How To Take Care Of Your Boat’s Battery

Like cars, many boats rely heavily on their batteries. And that’s not just for starting, either! Boat batteries run everything from your starter motor, to your GPS, sounder, and your electric motor if you have one. They’re vital accessories, and buying a quality boat battery is important.

But what’s even more important is taking care of it. Boat batteries are expensive, and you don’t want to have replace them more often than necessary. You also don’t want to be stuck at sea with an unreliable battery. Fortunately, it doesn’t take much to keep your boat battery in good condition. Here are a few basic rules to get you started.

Make sure your boat’s battery is kept somewhere dry – saltwater and batteries don’t mix!

It goes without saying that batteries and saltwater don’t mix. In fact, batteries don’t mix with freshwater either. Boat batteries generate electricity, and water is conductive. Submerging a battery can create a dangerous situation, which will damage your batter irreparably, and possibly create an electric hazard.

But in a boat, there’s always a risk of getting wet. So how can you ensure your boat battery remains dry? Our advice is to invest in a quality battery box. These are splash proof – and sometimes waterproof – which adds another layer of protection.

Keep your boat battery out of direct sunlight, and in a cool dark place if possible

Just as important as a battery box is a secure storage space. And that’s not just because of water hazards. Direct sunlight isn’t great for boat batteries. It can bring an excessive amount of heat into the battery unit, which can cause it to swell in some cases. Batteries should remain as cool as possible at all times, and that includes boat batteries.

As a result, it’s important to keep your battery in a cool dark place. We recommend setting aside a hatch somewhere in your boat that will have enough shade to keep your battery cool. We also recommend making sure there’s enough ventilation, and no fuel fumes!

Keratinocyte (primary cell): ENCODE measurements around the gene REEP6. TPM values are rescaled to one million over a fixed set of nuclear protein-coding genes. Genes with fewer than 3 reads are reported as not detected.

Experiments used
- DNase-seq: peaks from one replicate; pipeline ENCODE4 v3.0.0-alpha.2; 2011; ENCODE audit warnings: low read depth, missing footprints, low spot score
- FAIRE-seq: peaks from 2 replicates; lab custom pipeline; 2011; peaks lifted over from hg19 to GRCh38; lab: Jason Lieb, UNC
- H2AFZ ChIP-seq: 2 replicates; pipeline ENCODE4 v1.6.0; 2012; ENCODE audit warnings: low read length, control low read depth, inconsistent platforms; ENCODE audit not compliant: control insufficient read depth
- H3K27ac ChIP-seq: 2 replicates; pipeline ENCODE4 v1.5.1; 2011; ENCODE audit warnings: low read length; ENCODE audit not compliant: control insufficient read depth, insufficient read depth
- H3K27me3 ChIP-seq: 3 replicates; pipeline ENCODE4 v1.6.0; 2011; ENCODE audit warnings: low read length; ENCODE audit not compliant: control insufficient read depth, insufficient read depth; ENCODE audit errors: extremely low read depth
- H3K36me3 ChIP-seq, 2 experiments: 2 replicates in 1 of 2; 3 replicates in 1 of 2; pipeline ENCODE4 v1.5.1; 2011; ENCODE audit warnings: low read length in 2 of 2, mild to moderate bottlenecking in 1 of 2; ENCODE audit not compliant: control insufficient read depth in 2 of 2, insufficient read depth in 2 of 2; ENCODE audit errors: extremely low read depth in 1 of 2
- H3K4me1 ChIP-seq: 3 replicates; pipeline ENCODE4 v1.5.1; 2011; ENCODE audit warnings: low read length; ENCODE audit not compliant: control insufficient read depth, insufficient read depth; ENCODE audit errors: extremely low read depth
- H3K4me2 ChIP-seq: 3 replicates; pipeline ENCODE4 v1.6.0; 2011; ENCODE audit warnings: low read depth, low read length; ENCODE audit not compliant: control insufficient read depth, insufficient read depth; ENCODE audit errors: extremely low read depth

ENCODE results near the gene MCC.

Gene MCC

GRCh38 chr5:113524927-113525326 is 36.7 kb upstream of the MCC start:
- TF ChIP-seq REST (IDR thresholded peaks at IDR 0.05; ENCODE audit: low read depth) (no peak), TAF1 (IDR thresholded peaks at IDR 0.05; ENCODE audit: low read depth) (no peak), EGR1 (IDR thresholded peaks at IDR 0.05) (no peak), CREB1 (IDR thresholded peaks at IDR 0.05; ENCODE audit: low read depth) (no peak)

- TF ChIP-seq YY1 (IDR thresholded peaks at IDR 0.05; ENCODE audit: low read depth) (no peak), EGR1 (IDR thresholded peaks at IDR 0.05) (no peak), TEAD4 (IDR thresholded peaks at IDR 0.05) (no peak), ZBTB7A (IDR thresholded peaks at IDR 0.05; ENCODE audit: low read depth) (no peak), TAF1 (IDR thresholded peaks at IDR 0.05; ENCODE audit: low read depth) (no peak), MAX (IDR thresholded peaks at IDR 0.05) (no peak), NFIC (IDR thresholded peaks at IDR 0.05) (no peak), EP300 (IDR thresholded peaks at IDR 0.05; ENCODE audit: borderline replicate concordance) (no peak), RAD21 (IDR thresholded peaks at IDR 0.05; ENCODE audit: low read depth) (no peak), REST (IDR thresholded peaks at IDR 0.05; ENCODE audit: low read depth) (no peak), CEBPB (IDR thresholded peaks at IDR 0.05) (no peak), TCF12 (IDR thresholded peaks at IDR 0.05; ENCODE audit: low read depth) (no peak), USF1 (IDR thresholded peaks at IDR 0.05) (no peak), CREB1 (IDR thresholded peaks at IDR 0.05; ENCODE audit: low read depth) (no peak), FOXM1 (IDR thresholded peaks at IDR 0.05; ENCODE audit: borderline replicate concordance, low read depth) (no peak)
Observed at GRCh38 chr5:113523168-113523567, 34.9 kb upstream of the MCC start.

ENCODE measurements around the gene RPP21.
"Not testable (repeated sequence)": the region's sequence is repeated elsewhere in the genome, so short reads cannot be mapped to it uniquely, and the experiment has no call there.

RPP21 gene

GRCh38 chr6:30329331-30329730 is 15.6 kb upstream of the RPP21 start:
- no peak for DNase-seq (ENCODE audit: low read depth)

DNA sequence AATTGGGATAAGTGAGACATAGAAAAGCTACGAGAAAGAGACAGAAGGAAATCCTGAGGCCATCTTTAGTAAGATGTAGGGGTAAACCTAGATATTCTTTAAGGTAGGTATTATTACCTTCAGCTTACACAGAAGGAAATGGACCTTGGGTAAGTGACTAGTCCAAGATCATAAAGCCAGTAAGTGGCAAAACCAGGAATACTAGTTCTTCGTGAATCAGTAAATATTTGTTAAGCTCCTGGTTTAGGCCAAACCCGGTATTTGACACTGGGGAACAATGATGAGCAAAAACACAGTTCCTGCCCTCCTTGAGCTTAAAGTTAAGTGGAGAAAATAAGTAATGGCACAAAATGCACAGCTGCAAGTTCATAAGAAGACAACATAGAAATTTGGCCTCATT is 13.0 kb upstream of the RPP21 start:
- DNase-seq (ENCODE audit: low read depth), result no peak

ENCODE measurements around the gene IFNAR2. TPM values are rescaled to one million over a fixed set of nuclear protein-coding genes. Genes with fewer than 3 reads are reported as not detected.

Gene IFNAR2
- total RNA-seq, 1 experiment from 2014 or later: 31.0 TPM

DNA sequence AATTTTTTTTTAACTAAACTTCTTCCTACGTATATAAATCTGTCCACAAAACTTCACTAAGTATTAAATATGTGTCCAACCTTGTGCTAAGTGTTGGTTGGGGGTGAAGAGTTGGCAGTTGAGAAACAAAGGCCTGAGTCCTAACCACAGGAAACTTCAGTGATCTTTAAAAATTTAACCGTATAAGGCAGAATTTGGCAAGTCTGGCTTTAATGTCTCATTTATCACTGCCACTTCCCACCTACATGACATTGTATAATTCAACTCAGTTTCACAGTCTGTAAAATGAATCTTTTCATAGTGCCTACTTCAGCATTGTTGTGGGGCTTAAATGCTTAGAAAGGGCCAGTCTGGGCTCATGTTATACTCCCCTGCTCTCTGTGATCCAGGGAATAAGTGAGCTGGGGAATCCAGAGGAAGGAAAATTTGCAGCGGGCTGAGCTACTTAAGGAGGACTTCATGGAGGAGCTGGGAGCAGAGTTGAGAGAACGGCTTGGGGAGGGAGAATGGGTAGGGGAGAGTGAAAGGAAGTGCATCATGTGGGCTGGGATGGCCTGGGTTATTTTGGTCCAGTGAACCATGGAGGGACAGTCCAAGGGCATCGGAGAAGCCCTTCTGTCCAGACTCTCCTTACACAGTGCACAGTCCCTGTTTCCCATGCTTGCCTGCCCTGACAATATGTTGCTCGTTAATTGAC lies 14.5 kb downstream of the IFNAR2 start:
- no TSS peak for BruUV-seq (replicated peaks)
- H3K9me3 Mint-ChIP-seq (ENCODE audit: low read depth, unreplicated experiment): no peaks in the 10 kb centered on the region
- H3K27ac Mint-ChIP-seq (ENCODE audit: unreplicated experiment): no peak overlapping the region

If you have a 12V boat battery make sure it doesn’t run below 10V of charge – here’s why

Boat batteries are usually deep cycle batteries. That means they’re slightly different to car batteries, for example. But they do have one thing in common. 12V batteries shouldn’t be run below 11V, if possible, and they should never go below 10V. Each time your battery is drained to that extent, it loses a significant proportion of its power storage capacity.

Essentially, if you run your boat battery too low, it could lose its ability to adequately store power. A simple voltage monitor can help you make sure your boat battery isn’t being overdrawn. And if it is, you may want to consider some of the options below.

Running two deep cycle batteries can help reduce the strain placed on your boat battery

If you find your boat battery being consistently pushed to limits, you should consider upsizing. An even better alternative is running two boat batteries and a dual battery isolator. These systems are great for boats with a lot of onboard 12V accessories, like navigation equipment and fridges that operate when the engine is off. Rather than draining a single battery, you can run two and an isolator. That means your starter battery will never be drained – the isolator will ensure that the second battery is isolated once the starter battery falls to a certain level.

Running a lot of 12V accessories? Consider solar power to help charge your boat’s batteries

Finally, a great addition to your boat is a solar panel. If you do long-term trips, and need battery power at all times, a solar panel can really take the strain off your boat battery.

For more information on creative boat battery power solutions, contact the experts at Holt Marine on (07) 3352 1928.

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